According to statistics from the U.S. Department of Labor, labor costs are one of the largest expenses any company has to absorb. In the retail industry, they average roughly 20% of total revenue—even more than the cost of inventory on hand in most cases! Other industries, including the food and hospitality fields, often see that percentage come in closer to 30-35%, and it can easily be up to 50%.
Labor costs are rising, period. In 2018, retail, health care, and finance were found to be the top three industries most likely to experience growing labor costs. The Bureau of Labor Statistics also reported that two out of three “food services and drinking places” industries had increases in labor costs, and hourly compensation had risen in 41 of 49 industries surveyed. In many cases, the cost of labor is now second only to the cost of real estate.
Keep in mind that although these huge figures are just averages, it’s not uncommon to see individual instances race even higher. For small businesses, labor costs can gobble up earnings in a heartbeat if risk factors aren’t actively monitored and adjusted—or employers aren’t in compliance with the newest labor laws.
How to Calculate the Labor Costs
Take your total revenue from sales and divide it by your total payroll. Be sure to include the cost of any benefits packages your company offers as well. A solid labor cost percentage goal to shoot for in retail (durable or non-durable goods) is 15%-20%, while in the restaurant industry, 30% is considered “safe.”
Want to be able to check in on this more often? Start using employee scheduling software that has labor cost dashboards. When I Work is free and will show you your actual and projected labor costs on the home screen as well as show you the cost of labor as you create the schedule, and provide a labor breakdown report for you as well.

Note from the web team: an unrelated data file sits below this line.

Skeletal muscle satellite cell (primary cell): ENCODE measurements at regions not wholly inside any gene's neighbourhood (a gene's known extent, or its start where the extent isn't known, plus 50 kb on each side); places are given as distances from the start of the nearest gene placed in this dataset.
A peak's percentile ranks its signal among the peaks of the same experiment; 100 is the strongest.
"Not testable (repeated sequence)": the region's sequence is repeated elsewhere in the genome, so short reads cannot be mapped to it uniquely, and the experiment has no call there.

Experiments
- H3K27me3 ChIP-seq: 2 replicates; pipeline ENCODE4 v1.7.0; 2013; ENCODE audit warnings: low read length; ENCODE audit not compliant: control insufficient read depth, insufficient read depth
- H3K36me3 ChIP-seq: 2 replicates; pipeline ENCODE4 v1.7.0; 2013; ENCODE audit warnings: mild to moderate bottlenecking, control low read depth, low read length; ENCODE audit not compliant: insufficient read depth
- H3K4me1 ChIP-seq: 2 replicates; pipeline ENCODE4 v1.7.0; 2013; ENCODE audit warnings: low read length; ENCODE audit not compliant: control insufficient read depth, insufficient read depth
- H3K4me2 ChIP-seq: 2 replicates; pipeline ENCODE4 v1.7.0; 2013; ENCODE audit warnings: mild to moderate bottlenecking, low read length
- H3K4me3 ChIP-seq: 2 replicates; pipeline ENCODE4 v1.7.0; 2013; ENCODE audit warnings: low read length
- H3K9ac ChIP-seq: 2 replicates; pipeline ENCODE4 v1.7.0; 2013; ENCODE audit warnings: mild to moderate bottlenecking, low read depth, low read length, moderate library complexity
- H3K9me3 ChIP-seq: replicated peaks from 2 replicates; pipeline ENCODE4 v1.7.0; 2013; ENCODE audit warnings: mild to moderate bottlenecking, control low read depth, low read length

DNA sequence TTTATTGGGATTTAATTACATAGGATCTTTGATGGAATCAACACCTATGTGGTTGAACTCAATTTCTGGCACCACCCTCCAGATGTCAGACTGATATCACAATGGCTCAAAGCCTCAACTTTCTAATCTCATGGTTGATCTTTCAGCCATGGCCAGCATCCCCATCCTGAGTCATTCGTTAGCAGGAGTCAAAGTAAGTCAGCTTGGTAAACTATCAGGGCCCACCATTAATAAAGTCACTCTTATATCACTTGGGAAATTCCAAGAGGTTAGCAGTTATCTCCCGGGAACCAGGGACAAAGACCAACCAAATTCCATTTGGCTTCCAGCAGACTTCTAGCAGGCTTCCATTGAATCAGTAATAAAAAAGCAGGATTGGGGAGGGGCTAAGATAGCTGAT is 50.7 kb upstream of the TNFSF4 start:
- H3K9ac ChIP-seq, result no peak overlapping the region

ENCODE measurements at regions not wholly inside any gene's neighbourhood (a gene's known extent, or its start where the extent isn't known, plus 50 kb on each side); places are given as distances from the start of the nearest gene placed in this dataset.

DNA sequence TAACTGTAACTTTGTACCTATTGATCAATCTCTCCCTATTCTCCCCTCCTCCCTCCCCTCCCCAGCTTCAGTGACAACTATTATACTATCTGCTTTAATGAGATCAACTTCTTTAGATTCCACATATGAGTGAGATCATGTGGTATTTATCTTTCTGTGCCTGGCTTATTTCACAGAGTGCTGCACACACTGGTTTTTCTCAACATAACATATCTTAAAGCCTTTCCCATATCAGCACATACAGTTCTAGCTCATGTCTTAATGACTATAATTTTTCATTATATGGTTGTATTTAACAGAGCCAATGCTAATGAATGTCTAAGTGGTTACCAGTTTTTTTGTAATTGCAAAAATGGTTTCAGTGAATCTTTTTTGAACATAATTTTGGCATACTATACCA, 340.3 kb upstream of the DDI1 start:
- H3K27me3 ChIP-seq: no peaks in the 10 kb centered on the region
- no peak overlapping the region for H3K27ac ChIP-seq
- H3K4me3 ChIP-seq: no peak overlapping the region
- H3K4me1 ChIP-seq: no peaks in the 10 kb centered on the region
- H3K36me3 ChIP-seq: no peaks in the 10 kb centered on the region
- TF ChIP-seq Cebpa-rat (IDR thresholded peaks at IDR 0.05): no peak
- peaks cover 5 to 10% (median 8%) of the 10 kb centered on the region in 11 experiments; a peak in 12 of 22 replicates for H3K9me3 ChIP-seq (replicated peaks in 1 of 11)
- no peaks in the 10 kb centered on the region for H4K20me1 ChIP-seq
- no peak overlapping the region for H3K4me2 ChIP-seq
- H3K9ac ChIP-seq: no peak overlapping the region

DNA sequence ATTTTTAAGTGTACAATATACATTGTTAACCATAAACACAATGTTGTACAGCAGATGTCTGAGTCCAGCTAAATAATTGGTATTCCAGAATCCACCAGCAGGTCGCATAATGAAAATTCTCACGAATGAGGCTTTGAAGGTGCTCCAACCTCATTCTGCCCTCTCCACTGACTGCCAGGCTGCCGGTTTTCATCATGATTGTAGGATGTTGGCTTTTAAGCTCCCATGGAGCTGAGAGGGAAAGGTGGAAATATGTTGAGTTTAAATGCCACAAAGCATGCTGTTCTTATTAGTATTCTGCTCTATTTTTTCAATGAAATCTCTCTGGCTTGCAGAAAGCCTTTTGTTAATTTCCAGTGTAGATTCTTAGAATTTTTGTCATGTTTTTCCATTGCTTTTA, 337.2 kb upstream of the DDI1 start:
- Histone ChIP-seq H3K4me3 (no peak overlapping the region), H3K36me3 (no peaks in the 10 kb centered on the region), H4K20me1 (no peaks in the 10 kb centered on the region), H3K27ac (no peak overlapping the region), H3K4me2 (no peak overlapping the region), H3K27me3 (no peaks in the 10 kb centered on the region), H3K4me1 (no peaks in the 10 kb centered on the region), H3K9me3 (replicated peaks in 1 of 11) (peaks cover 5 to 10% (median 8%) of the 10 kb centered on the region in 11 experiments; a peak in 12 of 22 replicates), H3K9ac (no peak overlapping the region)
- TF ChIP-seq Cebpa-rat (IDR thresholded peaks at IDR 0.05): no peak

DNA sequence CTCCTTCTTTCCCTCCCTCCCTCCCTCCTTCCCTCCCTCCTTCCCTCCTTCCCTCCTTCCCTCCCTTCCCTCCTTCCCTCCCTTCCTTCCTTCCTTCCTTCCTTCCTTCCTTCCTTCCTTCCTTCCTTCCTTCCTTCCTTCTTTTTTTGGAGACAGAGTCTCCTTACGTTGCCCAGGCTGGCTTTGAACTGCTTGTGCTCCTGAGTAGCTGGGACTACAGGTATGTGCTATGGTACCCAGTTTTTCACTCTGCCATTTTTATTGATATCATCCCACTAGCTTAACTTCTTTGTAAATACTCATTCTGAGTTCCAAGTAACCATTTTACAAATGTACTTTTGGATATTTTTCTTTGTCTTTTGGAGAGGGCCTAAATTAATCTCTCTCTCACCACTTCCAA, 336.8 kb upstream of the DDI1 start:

What Drives Labor Costs So High?
The Bureau of Labor Statistics’ annual reports show that one of the largest contributing factors to increased labor costs is overtime accrual. For example, in 2010, retail and wholesale employers in New Jersey shelled out over $227 million in overtime. That accounted for 4.6% of total statewide revenues for the entire year.
Changes to overtime rules
And overtime is about to get even bigger. Over the past year, new overtime laws expanded who is covered under overtime and eligible to receive overtime pay. Starting January 1, 2020, an additional 1.3 million workers are required to be compensated for overtime hours worked. Hourly workers who make less than $35,568 per year, or $684 per week, are included under these laws for the first time—on top of the workers making the previous cutoff of less than $23,000. In short: there will soon be more potential employees who can earn overtime than ever before.
New advanced scheduling laws
Changes to labor laws outside of overtime impact small business labor costs as well. New laws like fair workweek, parental leave, and living wage ordinances all equal higher costs for employers. Embraced by a growing number of cities and states, fair workweek laws require that employers create employee schedules in advance and pay employees a premium if their schedule changes, or if they’re asked to work outside their scheduled hours. Employers are no longer able to cut employee shifts unexpectedly, ask employees to “clopen”, or use just-in-time scheduling to help cut down on labor costs.
Higher minimum wage
Employers are expected to schedule better, but also pay more. While labor costs have gone up, so have employee wages. “Living wage” ordinances and legislation calling for a minimum wage of $15 an hour has increased hourly income past the federally-mandated $7.25 in cities and states across the country.